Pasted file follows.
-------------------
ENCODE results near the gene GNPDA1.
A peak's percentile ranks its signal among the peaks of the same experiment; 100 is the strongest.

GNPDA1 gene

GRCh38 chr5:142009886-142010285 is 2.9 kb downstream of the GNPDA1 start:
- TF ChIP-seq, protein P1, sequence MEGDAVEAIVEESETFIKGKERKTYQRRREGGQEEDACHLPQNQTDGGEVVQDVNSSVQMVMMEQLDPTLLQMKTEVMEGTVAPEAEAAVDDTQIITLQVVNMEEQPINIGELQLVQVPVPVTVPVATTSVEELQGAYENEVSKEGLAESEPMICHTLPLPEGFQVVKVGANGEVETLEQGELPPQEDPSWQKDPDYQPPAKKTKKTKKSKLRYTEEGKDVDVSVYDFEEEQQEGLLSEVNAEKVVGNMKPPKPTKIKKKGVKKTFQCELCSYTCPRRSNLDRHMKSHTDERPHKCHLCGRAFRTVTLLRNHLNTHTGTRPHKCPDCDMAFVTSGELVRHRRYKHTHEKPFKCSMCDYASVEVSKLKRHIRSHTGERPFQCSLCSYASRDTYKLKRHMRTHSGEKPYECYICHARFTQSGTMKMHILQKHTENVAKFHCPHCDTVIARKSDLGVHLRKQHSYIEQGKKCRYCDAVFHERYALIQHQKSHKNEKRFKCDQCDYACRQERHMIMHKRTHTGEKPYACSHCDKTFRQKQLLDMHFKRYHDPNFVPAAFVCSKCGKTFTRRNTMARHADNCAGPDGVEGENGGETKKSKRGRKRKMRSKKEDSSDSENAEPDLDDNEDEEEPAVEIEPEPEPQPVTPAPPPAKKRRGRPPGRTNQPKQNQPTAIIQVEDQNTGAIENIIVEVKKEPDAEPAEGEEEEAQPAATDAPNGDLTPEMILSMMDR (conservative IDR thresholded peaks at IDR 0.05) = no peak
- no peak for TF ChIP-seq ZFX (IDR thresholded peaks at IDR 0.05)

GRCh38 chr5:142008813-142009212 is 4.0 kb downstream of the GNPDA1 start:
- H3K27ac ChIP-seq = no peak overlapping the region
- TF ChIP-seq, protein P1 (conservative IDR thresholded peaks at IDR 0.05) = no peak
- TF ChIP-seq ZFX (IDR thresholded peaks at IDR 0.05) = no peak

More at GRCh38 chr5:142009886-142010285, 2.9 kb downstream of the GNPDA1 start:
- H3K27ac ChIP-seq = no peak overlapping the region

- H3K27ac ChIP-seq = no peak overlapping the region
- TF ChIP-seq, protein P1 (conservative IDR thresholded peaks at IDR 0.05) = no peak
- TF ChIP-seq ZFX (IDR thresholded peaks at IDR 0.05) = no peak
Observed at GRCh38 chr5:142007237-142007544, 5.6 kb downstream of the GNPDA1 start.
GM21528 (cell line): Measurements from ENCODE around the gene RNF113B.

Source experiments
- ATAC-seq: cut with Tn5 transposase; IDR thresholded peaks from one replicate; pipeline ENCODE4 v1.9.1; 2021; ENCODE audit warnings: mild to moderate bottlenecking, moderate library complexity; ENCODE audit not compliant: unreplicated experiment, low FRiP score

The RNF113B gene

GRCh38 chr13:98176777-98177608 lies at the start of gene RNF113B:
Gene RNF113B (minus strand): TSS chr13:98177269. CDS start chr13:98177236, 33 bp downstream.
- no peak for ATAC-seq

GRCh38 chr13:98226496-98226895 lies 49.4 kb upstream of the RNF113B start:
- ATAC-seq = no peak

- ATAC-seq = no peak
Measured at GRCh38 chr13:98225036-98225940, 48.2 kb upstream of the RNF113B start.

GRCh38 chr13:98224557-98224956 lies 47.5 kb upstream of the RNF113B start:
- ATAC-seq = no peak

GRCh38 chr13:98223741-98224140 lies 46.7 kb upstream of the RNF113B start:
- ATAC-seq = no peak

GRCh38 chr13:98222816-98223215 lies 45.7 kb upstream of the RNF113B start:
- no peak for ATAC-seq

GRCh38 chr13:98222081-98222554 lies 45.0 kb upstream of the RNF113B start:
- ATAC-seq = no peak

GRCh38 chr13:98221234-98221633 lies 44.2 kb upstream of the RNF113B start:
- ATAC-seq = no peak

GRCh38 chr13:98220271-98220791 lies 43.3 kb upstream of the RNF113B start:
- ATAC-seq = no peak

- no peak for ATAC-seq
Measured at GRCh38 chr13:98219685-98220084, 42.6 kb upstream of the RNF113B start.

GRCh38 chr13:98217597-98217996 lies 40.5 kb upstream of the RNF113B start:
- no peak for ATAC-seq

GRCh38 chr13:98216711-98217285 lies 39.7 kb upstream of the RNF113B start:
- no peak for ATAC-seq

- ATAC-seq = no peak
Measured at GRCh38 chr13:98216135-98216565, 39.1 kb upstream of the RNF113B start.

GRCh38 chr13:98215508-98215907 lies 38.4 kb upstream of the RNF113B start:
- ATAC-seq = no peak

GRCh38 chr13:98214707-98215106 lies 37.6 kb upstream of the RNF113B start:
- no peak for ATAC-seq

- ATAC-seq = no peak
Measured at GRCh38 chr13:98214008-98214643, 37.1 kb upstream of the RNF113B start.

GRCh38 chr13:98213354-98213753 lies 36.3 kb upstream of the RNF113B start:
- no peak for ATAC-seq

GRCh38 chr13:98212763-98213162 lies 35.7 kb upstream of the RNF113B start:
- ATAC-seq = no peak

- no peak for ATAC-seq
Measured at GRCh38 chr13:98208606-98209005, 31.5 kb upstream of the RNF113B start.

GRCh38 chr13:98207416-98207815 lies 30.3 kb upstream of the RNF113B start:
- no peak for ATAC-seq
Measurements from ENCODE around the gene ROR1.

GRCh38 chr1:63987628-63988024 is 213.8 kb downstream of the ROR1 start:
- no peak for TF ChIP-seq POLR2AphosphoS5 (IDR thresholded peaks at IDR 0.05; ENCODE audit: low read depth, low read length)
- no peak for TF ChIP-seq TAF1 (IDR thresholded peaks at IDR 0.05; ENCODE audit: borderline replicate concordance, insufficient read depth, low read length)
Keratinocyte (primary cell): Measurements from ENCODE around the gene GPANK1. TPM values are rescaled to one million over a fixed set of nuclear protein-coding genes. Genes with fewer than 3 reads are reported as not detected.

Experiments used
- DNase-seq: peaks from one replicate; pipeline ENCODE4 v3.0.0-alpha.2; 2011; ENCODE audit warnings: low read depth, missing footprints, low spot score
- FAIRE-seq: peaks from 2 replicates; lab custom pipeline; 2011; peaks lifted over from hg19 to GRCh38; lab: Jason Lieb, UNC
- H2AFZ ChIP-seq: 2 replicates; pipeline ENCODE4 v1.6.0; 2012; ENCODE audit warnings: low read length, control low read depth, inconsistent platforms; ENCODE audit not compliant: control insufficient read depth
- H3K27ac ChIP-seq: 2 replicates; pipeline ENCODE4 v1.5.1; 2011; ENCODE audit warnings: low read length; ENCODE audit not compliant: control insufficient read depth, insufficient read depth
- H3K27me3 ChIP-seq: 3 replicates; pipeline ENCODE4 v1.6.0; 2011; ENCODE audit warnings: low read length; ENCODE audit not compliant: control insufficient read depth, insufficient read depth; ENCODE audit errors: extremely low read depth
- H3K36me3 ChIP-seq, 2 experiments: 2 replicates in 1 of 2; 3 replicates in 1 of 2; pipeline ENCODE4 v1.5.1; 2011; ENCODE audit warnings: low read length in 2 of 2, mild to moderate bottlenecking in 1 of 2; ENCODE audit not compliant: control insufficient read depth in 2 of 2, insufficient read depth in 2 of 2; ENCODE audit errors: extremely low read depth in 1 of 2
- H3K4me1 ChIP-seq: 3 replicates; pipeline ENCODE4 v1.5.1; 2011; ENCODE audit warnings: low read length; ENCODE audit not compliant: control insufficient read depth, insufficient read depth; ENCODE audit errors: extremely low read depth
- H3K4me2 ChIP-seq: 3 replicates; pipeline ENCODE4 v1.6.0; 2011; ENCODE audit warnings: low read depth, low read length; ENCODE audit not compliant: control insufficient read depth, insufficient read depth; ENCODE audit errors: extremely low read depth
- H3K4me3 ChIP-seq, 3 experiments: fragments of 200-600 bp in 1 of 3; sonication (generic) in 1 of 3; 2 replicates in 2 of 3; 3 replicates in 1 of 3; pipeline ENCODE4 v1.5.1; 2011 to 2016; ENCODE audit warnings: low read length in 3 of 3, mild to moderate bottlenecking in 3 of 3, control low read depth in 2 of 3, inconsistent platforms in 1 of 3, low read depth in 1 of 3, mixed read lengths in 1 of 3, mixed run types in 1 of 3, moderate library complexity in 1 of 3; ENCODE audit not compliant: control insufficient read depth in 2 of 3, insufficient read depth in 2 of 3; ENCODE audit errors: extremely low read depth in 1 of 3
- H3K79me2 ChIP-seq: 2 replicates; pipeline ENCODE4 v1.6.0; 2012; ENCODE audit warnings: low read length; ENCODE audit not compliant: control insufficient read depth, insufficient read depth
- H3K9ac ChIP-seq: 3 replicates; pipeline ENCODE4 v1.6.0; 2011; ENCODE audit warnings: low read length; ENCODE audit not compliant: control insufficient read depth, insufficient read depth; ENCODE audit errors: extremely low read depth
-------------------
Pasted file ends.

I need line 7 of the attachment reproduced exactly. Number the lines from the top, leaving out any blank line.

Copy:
GRCh38 chr5:142008813-142009212 is 4.0 kb downstream of the GNPDA1 start: